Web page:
Tracey Pendley, a fourth-grade teacher at Burgess Peterson Academy in Atlanta Public Schools, is the 2020 Georgia Teacher of the Year, State School Superintendent Richard Woods announced tonight. As Georgia Teacher of the Year, Pendley will serve as an advocate for public education in Georgia.

Pendley graduated from Furman University in 2006 with a bachelor’s degree in sociology and religion and completed a master’s in teaching in 2009 through the University of Chicago’s Urban Teacher Education Program. She has been a classroom teacher in Atlanta Public Schools since 2012. Prior to that, she taught in the Chicago Public Schools.

“Tracey Pendley was a child who benefited deeply and irreversibly from her own education, and she chose to pay that forward to her own students,” Superintendent Woods said. “The passion and joy she brings to her classroom are inspiring, and her focus is right where it belongs: on the relationships with students that serve as the foundation of all meaningful learning, development, and growth. I am honored to name her the 2020 Georgia Teacher of the Year.”

As a child, Pendley found hope in her education, and describes her own life as “the story of the impact that great Georgia educators have on students.”

“As I attended nine different schools and managed the uncertainties of life with a single parent who was an addict, my teachers provided the stability and encouragement that my twin brother and I needed,” she said. “I had several superhero teachers who showed me what a huge impact an engaging, loving, and trust-filled education has on a child’s life. Our teachers were our cheerleaders, our role models, and sometimes, even our caretakers.”

While a student at Furman University, Pendley took over management of the Clubhouse Gang, an afterschool program for students in underserved neighborhoods. Along with volunteers, she met with students twice a week to mentor them and help with homework. After college, she initially began work on a PhD in sociology, but realized that she belonged in the field, with students.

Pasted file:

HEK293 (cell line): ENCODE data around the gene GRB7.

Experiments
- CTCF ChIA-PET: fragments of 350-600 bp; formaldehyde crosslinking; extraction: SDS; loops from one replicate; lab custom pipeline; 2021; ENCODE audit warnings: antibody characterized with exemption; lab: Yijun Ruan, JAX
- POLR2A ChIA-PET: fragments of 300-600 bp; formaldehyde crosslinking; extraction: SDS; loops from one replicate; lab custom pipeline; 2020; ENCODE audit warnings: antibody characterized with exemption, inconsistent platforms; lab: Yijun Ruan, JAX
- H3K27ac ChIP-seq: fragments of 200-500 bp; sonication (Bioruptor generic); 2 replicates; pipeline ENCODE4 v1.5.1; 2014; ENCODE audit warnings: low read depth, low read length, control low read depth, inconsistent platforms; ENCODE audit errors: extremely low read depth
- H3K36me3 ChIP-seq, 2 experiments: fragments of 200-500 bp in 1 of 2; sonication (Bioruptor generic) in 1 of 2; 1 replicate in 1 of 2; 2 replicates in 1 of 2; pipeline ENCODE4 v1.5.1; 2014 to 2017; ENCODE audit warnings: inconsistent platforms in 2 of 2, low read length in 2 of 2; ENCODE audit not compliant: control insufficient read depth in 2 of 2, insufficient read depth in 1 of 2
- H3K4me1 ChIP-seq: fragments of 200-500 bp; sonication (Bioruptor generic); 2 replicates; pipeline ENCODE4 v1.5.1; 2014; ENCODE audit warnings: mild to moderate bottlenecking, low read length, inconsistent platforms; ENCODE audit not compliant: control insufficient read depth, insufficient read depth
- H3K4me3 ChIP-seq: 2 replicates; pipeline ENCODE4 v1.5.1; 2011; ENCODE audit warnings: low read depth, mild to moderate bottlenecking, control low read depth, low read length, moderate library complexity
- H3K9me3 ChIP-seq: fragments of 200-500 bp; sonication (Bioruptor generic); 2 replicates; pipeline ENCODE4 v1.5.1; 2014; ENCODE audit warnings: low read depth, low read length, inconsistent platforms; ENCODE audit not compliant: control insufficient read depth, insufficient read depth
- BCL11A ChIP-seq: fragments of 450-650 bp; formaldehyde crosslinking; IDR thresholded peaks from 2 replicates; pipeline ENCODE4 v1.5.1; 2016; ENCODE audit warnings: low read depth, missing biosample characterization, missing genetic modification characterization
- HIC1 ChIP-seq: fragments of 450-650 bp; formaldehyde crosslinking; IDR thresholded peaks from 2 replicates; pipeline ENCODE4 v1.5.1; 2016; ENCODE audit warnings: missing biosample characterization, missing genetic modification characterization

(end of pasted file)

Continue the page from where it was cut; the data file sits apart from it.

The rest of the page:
“When students leave my classroom, I want them to know that they are loved, uniquely talented, and that learning from their mistakes is the key to becoming successful,” Pendley said. “I never want students to be held back by the numbers they receive on papers, but rather, I want students to know that their growth is what matters – growth as a confident individual with integrity, growth in their relationships, and growth in their academic abilities.”

As Georgia Teacher of the Year, Pendley will represent Georgia teachers by speaking to the public about the teaching profession and potentially conducting workshops and programs for educators. She will also participate in the competitive selection process for the 2020 National Teacher of the Year.

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